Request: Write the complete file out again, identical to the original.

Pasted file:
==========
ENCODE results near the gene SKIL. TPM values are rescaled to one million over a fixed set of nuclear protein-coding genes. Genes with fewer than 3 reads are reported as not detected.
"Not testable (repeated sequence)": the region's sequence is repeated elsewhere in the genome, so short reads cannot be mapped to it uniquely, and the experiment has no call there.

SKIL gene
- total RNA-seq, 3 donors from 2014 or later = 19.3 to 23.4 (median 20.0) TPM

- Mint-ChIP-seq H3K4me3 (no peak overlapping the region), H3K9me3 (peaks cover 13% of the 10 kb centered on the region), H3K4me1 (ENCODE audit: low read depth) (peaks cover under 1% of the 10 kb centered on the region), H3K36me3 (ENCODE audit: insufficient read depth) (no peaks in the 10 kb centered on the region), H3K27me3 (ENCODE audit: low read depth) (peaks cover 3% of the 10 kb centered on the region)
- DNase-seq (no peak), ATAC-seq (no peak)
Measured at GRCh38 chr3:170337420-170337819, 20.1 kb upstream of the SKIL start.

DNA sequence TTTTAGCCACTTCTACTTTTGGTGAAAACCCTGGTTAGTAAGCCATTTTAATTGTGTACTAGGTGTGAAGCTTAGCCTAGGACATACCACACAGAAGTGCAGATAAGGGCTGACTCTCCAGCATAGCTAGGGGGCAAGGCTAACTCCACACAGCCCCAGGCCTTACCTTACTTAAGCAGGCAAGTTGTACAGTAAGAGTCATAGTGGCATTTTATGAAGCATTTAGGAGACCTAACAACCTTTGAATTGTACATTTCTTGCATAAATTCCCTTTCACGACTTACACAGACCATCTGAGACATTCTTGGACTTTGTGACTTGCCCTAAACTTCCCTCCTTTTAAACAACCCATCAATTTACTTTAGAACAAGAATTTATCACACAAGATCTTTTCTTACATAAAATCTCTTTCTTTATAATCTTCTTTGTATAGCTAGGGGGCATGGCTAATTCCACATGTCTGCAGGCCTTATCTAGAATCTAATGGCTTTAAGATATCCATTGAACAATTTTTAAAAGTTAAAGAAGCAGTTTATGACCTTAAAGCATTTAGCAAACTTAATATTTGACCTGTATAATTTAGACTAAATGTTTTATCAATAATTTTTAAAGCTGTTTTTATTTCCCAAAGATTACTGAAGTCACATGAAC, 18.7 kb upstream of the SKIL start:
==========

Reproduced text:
ENCODE results near the gene SKIL. TPM values are rescaled to one million over a fixed set of nuclear protein-coding genes. Genes with fewer than 3 reads are reported as not detected.
"Not testable (repeated sequence)": the region's sequence is repeated elsewhere in the genome, so short reads cannot be mapped to it uniquely, and the experiment has no call there.

SKIL gene
- total RNA-seq, 3 donors from 2014 or later = 19.3 to 23.4 (median 20.0) TPM

- Mint-ChIP-seq H3K4me3 (no peak overlapping the region), H3K9me3 (peaks cover 13% of the 10 kb centered on the region), H3K4me1 (ENCODE audit: low read depth) (peaks cover under 1% of the 10 kb centered on the region), H3K36me3 (ENCODE audit: insufficient read depth) (no peaks in the 10 kb centered on the region), H3K27me3 (ENCODE audit: low read depth) (peaks cover 3% of the 10 kb centered on the region)
- DNase-seq (no peak), ATAC-seq (no peak)
Measured at GRCh38 chr3:170337420-170337819, 20.1 kb upstream of the SKIL start.

DNA sequence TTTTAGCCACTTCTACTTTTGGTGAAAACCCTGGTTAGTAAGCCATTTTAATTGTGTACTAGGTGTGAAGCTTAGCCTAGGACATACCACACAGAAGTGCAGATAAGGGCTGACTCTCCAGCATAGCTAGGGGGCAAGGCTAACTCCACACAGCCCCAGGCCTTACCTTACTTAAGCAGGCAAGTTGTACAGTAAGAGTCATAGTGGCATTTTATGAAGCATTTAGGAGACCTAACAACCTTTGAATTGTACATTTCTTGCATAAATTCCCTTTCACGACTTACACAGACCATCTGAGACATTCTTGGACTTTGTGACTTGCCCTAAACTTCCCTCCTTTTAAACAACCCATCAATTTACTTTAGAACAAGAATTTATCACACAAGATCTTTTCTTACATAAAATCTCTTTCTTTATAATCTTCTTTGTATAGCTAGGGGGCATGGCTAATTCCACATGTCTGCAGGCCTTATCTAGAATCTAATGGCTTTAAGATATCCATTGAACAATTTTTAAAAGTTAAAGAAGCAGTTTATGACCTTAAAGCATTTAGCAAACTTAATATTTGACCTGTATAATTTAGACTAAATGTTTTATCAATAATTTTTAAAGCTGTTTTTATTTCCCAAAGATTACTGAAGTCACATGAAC, 18.7 kb upstream of the SKIL start: